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Su arquitecto, Augusto H. Álvarez, se inspiró en el edificio de la Chrysler y el Empire State Building para su construcción. Photo: Getty Images.
Its architect, Augusto H. Álvarez, was inspired by the Chrysler Building and Empire State Building for its construction. Photo: Getty Images.

'La Latino,' the story behind the oldest earthquake-resistant skyscraper in the world

Located in Mexico City and standing 182 meters high, the Torre Latinoamericana is 65 years old.

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Mexico's Pacific coast, on the Ring of Fire, is the region with the most earthquakes and volcanoes in the world.

So when Mexican architect Augusto H. Álvarez was commissioned to design the famous Torre Latinoamericana, an emblem of the city that towers 182 meters above Mexico City, the possibility that an earthquake would bring it down was a reality. 

Not to mention other difficulties, such as the ground, since Mexico City was built on an islet of Lake Texcoco. So how to make what would be the tallest tower in Latin America - until then it was the Altino building in São Paulo - so flexible and light that it could withstand even the most terrible earthquake?

Álvarez took advice from the engineer and geologist Leonardo Zeevaert and the American engineer Nathan M. Neumark, who was one of the fathers of earthquake engineering, and they decided that this tower, which was inspired by the Empire State Building and the Chrysler in New York, should be made of glass and steel.

Popularly known as la Latino, they used such advanced seismic technology in the construction of the tower that it directly embraced the country's most ancient past. This is because they employed the same concept that the ancient Aztecs of Tenochtitlan used in their constructions, when the Aztecs added wooden piles under the Templo Mayor, as well as under other pyramids, to act as shock absorbers and dissipate the energy produced by earth tremors.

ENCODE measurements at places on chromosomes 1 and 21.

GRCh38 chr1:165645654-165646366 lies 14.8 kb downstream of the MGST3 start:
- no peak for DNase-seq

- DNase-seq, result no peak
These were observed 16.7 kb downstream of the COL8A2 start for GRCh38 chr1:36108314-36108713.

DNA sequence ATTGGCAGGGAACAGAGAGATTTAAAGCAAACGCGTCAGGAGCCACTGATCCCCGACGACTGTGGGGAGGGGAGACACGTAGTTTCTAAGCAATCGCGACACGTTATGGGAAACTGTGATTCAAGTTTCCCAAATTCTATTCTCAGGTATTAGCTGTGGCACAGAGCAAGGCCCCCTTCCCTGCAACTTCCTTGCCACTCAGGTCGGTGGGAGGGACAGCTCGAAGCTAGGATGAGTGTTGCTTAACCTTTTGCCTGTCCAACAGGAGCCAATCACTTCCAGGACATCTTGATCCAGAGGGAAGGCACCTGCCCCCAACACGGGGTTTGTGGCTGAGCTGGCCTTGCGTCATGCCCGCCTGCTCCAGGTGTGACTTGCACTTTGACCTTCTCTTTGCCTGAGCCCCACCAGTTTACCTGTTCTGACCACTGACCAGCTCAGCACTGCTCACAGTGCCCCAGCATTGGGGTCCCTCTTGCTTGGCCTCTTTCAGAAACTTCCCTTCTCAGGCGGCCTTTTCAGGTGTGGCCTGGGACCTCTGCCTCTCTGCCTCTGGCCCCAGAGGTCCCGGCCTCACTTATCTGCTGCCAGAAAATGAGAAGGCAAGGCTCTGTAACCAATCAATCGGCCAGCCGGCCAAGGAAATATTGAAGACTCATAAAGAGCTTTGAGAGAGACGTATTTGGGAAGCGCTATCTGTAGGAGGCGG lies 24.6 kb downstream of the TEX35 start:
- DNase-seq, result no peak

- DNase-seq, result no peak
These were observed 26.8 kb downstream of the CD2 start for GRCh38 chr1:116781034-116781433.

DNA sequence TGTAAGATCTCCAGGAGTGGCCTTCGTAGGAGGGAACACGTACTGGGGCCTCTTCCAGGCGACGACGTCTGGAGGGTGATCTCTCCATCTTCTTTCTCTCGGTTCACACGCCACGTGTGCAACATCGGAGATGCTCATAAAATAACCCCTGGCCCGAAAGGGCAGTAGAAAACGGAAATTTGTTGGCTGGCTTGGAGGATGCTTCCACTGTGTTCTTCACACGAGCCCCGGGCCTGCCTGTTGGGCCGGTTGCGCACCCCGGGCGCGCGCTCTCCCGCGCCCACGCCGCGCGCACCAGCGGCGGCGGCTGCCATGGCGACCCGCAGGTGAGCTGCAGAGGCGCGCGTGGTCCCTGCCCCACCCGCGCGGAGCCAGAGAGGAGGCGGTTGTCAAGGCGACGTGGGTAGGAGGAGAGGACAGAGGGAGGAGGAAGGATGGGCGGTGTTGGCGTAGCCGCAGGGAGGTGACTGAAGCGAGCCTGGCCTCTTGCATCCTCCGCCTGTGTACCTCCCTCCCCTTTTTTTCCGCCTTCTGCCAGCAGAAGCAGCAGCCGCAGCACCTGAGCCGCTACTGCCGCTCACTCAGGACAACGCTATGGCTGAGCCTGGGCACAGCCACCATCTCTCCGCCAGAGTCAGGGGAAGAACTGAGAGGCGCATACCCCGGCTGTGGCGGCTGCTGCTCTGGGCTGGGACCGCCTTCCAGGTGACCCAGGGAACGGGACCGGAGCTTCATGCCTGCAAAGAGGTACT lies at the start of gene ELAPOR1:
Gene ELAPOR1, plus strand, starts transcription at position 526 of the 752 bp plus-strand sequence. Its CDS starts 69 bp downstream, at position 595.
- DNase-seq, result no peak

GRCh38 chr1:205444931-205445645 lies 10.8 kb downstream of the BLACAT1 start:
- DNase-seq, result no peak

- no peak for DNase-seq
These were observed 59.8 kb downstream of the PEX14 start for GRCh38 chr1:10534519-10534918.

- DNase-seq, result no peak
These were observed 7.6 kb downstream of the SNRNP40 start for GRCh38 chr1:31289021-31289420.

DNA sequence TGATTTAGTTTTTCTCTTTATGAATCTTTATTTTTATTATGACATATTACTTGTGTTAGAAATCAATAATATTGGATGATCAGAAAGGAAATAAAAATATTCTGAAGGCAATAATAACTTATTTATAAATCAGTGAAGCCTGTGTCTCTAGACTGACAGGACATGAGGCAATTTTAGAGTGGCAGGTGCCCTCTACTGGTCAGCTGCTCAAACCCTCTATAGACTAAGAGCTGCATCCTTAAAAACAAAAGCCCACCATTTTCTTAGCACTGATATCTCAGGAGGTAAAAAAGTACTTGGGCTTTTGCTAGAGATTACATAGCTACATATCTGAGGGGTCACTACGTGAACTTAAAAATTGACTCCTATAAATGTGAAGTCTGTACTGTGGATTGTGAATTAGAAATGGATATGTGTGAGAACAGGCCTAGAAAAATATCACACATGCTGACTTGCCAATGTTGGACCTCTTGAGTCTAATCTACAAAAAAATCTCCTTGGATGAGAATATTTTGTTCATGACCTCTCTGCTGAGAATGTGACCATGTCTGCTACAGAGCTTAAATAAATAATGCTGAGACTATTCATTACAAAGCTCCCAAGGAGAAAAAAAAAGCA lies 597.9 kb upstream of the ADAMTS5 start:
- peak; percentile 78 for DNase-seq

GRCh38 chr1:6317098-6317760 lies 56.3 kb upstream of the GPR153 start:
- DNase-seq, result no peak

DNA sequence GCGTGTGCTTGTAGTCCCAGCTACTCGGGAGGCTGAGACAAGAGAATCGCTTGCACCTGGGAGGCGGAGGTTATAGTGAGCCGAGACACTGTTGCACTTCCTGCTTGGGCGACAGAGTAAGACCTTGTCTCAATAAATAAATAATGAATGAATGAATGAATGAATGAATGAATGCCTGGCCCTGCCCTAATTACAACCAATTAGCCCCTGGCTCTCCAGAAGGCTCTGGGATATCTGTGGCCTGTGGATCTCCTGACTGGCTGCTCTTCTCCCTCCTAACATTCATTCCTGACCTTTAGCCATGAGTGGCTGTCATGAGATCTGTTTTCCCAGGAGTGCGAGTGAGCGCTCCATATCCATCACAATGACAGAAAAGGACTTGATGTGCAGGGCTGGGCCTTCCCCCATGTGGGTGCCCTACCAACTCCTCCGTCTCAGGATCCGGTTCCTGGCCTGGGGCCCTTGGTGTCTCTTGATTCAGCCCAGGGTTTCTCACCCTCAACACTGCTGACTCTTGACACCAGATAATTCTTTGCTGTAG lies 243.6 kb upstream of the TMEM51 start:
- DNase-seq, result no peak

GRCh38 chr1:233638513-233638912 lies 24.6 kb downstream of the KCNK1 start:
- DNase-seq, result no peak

The unstable sandy subsoil on which the tower stands is pierced by more than three hundred concrete piles, Aztec-style, and the basements are completely hollow so that they act like the waterline of a ship and sway in rhythm with the ground. 

So well did they succeed that la Latino became the first skyscraper to be built in an extremely high seismic zone and survived the scourge of three earthquakes: a year after its inauguration, in 1957, the tower withstood an earthquake measuring 7.8 on the Richter scale; in 1985, another one measuring 8.1; and the most recent one, in 2017, measuring 7.1. During the latter, the only thing that broke off the tower was a few panes of glass. 

A curiosity: la Latino is twinned with the Empire Building not only through its aesthetics but also its steel beams, manufactured by the same company McClintic-Marshall of Pittsburg (Pennsylvania) and like it served as a model for numerous skyscrapers in places of high activity such as Chile or Japan. 

Once the Moctezuma Zoo during pre-Columbian times and today one of the busiest areas of the city, the Latino unites the past with the present and rises like Babel to provide a bird's eye view of the city's urban, cultural and social diversity.

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